Unlocking Insights into Aligned Carbon Nanotube Architectures: Angle-Resolved Polarised Raman Microscopy

Carbon nanotube architectures are used in numerous technologies because of their unique attributes.

Raman spectroscopy can analyze a variety of carbon nanotube attributes, including tube diameter, strain, and defects.

Angle-resolved polarized Raman microscopy can be utilized to establish the axis orientation and relative alignment of carbon nanotube architectures.

Introduction

Carbon nanotubes (CNTs) are cylindrical structures containing single or multiple graphene layers with an intriguing collection of attributes, including mechanical, electronic, thermal, and optical properties.1

The majority of products containing CNTs comprise bulk powders with unorganized CNTs. These include electrodes, automotive parts, batteries, bicycle frames, and water filters.

There is increased interest in organized CNT architectures. Vertically aligned forests and horizontally aligned sheets could potentially upscale the desirable attributes of individual CNTs. Aligned CNT architectures could benefit multiple settings, including photovoltaics and microelectronics.

The defined attributes of photoluminescence and Raman can reveal valuable data during the fabrication of CNT architectures, which includes structural defects, chirality, and the orientation and degree of alignment.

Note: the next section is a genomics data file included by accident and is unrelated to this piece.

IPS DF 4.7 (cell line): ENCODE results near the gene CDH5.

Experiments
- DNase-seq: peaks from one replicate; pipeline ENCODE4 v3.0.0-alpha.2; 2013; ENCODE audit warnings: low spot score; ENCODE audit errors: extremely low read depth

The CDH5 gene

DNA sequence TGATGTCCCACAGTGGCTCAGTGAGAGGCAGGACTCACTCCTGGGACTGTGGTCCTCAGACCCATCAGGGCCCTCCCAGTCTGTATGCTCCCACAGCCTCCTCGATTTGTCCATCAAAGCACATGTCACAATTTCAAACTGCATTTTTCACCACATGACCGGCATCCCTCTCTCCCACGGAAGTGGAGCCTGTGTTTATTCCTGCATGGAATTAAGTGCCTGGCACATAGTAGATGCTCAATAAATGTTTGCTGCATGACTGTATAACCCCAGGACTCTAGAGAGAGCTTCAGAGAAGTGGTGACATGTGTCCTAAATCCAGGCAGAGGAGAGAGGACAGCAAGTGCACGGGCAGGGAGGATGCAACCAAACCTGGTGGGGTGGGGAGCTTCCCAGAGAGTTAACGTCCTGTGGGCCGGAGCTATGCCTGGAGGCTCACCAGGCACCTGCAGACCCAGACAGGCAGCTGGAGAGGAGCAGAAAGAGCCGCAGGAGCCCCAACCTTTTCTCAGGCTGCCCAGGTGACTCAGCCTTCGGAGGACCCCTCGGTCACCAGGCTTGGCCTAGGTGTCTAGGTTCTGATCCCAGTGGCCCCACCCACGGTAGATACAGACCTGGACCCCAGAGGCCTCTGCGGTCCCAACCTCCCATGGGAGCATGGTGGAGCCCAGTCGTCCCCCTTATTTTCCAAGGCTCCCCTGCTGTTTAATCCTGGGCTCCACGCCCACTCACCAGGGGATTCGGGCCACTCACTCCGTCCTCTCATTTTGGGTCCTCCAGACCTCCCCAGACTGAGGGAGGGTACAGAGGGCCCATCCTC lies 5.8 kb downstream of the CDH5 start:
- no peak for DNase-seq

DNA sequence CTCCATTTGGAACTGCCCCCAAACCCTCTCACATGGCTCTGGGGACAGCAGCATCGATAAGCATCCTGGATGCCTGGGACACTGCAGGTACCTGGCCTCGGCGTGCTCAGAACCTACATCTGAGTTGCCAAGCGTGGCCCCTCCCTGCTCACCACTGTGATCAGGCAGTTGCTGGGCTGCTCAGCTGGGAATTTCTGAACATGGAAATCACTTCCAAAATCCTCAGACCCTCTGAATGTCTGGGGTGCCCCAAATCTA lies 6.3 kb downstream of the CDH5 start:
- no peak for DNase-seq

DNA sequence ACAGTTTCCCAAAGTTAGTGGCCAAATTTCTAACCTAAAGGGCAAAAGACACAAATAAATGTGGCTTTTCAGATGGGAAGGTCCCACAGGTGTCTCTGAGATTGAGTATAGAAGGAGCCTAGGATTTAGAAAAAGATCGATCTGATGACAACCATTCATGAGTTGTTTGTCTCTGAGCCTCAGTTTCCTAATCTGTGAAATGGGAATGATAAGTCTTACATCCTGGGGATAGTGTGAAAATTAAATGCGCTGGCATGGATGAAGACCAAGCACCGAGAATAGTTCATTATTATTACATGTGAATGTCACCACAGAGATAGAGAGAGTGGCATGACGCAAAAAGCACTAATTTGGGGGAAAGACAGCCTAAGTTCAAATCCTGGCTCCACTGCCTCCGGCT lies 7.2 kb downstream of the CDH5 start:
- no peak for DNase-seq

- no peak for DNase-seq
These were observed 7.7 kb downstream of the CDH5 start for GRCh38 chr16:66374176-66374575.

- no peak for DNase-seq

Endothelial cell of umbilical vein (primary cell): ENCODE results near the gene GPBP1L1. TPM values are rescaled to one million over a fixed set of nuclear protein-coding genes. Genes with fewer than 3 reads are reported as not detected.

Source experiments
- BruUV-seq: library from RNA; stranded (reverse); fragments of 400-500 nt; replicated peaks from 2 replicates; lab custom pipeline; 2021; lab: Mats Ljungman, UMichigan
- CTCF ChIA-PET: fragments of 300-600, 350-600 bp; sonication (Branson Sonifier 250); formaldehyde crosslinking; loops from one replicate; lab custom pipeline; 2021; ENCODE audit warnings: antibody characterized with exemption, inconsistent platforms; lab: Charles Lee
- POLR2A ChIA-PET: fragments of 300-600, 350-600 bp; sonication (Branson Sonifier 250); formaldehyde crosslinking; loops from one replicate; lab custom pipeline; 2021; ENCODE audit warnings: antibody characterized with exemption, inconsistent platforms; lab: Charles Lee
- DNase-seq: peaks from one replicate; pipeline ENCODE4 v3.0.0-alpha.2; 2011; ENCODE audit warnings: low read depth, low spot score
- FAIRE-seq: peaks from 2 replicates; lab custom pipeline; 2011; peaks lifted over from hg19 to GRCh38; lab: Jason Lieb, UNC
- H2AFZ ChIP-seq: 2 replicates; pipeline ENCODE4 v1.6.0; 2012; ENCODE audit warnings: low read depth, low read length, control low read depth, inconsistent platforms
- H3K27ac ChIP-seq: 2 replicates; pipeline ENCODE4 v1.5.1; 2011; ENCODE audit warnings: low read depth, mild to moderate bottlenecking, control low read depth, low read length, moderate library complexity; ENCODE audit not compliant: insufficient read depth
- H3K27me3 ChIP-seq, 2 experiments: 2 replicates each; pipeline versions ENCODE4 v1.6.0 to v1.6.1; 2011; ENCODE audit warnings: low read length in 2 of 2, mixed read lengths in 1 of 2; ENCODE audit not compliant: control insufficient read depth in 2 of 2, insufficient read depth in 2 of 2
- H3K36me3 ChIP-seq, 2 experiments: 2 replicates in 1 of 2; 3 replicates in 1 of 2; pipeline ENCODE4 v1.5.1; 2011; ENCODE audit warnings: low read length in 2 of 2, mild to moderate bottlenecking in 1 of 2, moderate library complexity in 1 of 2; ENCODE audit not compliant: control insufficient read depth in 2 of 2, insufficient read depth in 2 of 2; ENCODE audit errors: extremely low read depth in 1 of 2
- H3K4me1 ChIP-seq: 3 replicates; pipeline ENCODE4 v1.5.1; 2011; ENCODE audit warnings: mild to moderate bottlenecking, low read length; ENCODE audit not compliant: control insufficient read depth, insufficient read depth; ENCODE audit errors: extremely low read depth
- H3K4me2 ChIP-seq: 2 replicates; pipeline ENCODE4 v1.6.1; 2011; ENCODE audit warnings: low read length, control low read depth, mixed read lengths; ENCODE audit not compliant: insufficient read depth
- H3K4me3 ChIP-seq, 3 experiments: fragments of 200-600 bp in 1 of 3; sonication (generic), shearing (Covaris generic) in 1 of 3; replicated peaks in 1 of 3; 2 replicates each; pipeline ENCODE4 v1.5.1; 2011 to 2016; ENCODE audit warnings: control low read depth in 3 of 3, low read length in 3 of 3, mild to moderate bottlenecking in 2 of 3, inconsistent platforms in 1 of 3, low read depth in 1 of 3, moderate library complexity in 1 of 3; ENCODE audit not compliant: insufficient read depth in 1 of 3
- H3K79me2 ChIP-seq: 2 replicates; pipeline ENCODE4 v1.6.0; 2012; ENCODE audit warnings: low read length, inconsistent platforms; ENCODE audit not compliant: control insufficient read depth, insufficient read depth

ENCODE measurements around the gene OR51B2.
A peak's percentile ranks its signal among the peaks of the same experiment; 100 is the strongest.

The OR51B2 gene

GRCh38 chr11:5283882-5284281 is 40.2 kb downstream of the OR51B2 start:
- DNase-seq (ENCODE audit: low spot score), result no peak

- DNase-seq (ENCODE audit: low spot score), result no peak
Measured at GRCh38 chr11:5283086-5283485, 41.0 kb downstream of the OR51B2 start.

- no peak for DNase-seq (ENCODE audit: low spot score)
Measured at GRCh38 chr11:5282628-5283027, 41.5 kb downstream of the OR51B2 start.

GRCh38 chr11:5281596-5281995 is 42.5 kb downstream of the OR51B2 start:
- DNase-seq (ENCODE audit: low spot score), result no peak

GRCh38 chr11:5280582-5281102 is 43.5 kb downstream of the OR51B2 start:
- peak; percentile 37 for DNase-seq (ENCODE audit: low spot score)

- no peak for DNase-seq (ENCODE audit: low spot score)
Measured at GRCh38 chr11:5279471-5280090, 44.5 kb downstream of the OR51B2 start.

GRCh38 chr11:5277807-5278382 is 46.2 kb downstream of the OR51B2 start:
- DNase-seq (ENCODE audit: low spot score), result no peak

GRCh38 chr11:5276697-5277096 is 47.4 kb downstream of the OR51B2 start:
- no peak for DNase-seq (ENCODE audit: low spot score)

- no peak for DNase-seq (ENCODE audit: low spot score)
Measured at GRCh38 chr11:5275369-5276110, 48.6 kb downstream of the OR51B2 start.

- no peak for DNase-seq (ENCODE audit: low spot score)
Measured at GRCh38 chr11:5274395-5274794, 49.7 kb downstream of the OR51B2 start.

This article demonstrates how the alignment of CNT architectures can be examined with angle-resolved polarized Raman microscopy utilizing the Edinburgh Instruments RM5 Raman Microscope.

Materials and Methods

Horizontal CNT sheets were constructed on a 4-inch silicon (Si) wafer. Raman measurements were executed on an RM5 equipped with a vertically polarized 532 nm laser, an 1800 gr/mm grating, and changeable horizontal and vertical analyzers in the scatter path as shown in Figure 1. Placing the wafer on a rotational stage, attached to the main X, Y, Z-mapping stage, allowed a 360° rotation of the wafer for angle-resolved polarized Raman microscopy.

Edinburgh Instruments RM5 Raman Microscope.

Figure 1. Edinburgh Instruments RM5 Raman Microscope. Image Credit: Edinburgh Instruments Ltd.

Raman Spectrum of Carbon Nanotubes

The identification of CNTs in a sample is possible due to their characteristic Raman spectrum. Their specific and unique features allow differentiation from other carbon allotropes like graphene, shown in Figure 2.2